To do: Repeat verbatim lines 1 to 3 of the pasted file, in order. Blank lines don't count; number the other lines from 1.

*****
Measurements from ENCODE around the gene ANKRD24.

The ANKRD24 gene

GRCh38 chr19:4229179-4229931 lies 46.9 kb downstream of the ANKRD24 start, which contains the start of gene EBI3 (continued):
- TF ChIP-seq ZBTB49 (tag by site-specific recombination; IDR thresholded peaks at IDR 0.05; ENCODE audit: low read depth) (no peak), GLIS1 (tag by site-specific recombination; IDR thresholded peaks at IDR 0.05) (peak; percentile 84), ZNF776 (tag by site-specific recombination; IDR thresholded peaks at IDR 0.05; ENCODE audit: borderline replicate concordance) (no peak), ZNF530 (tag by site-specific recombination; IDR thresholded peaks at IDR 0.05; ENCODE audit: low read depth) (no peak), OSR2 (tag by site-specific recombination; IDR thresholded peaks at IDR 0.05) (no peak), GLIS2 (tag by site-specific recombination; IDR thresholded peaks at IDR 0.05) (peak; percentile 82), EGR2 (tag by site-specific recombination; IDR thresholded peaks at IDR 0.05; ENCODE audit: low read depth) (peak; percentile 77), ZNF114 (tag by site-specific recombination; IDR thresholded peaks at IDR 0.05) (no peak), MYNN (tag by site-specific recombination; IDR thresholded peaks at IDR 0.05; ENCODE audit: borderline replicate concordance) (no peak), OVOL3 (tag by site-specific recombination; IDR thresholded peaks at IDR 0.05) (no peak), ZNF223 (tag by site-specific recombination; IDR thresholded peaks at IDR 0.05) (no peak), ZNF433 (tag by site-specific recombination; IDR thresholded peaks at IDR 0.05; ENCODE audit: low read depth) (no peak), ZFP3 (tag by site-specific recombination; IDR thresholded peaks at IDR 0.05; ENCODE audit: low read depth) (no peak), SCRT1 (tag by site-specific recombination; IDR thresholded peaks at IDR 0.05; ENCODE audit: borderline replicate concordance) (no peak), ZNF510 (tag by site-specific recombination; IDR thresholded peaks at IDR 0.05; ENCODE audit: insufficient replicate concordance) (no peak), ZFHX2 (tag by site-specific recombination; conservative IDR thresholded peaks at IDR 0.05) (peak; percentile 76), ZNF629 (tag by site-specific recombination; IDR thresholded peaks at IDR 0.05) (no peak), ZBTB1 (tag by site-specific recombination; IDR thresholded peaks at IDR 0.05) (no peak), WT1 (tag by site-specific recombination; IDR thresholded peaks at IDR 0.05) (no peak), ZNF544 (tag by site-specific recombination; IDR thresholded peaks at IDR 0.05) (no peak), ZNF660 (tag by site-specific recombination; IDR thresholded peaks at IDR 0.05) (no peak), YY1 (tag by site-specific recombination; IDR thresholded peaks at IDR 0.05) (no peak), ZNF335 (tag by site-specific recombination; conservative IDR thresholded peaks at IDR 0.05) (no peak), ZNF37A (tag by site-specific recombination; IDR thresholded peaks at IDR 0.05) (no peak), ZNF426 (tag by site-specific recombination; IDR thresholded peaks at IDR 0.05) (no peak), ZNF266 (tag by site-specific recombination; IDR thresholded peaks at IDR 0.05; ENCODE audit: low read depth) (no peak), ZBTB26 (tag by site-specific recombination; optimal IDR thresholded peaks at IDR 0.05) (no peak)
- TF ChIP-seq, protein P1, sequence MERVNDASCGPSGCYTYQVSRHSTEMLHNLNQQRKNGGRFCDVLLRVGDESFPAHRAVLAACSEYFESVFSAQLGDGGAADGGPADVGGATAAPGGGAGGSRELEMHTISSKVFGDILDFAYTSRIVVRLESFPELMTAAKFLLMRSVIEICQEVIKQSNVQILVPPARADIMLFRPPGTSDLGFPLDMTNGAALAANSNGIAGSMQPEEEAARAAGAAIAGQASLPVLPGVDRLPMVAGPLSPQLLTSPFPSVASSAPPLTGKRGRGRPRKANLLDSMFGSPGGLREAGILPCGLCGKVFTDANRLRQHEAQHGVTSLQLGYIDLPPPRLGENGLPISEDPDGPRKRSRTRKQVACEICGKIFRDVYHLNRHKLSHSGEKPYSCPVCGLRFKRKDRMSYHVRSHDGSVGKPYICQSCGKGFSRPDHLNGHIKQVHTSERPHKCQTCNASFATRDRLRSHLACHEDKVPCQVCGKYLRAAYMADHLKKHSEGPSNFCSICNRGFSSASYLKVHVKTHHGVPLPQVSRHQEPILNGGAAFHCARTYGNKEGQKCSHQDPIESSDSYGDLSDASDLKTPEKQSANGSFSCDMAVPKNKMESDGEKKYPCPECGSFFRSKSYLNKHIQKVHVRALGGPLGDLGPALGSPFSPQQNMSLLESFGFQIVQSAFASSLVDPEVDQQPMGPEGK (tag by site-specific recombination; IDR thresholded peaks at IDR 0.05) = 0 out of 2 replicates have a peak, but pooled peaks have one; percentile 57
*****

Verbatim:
Measurements from ENCODE around the gene ANKRD24.

The ANKRD24 gene

GRCh38 chr19:4229179-4229931 lies 46.9 kb downstream of the ANKRD24 start, which contains the start of gene EBI3 (continued):